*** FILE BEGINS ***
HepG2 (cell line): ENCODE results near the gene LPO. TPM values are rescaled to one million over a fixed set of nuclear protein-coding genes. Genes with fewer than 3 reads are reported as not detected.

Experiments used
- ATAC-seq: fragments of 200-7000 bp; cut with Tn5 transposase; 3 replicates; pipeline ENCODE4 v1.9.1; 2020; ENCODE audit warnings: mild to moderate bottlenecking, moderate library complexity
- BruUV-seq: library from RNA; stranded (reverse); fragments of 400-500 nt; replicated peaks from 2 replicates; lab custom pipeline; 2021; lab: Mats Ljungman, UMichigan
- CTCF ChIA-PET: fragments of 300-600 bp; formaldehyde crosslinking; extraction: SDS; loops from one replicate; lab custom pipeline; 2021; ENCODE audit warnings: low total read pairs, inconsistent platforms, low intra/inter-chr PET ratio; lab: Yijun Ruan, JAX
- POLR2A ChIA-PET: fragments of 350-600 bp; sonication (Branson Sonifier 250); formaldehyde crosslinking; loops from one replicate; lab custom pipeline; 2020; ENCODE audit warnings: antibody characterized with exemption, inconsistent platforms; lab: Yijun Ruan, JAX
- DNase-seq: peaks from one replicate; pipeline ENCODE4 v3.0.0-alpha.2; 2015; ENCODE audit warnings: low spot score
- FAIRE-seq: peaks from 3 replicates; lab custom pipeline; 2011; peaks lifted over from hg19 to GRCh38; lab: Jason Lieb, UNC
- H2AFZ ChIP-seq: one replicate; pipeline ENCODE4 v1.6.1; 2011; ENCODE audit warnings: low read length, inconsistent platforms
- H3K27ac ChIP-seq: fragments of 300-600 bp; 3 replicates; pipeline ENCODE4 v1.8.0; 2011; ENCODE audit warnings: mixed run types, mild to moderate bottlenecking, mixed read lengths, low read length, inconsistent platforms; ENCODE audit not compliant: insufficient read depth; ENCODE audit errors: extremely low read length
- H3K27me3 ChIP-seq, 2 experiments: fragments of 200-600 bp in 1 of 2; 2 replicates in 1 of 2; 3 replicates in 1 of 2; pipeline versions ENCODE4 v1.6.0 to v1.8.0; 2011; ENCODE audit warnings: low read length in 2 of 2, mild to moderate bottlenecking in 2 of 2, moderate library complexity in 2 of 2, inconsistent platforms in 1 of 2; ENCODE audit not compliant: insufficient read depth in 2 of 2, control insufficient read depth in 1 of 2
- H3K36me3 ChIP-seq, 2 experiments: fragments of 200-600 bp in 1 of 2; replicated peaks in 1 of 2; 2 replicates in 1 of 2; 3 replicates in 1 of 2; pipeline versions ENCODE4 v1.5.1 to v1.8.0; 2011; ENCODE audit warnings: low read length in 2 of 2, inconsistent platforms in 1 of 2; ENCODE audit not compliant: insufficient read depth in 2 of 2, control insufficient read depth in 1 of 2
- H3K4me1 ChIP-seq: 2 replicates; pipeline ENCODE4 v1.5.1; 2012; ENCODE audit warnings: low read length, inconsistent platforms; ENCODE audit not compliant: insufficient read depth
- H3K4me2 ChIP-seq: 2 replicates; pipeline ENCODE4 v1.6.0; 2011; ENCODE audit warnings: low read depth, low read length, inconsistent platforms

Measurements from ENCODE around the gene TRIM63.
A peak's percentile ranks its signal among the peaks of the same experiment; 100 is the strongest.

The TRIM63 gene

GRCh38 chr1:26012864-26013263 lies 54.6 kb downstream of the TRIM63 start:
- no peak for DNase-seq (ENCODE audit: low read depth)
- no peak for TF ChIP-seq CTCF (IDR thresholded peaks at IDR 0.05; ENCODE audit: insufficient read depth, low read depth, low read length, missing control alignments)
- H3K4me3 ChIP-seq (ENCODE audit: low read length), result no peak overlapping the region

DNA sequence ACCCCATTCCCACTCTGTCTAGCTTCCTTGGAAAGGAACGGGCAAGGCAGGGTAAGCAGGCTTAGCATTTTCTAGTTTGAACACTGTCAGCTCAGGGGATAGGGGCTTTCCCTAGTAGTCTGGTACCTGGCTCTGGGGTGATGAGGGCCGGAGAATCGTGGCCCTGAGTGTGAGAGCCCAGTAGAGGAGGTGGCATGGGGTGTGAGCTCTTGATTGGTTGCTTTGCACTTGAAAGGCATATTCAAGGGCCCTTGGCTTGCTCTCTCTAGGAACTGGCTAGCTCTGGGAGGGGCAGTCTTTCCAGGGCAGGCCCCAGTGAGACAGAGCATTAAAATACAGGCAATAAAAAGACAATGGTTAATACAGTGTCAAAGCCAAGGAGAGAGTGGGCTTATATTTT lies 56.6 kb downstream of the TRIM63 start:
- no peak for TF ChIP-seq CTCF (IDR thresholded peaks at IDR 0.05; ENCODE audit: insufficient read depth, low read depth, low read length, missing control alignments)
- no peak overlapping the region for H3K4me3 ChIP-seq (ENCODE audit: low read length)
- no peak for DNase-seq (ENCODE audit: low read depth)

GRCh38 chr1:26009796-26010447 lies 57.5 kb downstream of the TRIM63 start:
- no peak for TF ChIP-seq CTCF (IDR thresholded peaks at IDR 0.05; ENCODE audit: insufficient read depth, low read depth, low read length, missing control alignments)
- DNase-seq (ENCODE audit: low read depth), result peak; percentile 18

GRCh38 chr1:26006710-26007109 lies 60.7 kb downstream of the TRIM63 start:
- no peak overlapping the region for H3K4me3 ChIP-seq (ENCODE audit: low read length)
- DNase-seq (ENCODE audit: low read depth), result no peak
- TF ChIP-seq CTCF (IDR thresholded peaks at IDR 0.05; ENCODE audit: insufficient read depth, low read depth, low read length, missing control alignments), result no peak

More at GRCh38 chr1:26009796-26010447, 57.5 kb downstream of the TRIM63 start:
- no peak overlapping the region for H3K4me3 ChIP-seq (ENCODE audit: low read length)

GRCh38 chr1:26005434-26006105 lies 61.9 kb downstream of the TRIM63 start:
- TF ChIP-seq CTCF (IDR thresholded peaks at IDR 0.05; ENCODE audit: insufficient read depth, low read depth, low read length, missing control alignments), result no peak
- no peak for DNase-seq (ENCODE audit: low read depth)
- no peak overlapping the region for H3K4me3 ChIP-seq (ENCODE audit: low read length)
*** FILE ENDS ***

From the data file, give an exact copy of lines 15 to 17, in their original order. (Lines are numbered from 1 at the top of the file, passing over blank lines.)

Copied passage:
Measurements from ENCODE around the gene TRIM63.
A peak's percentile ranks its signal among the peaks of the same experiment; 100 is the strongest.

The TRIM63 gene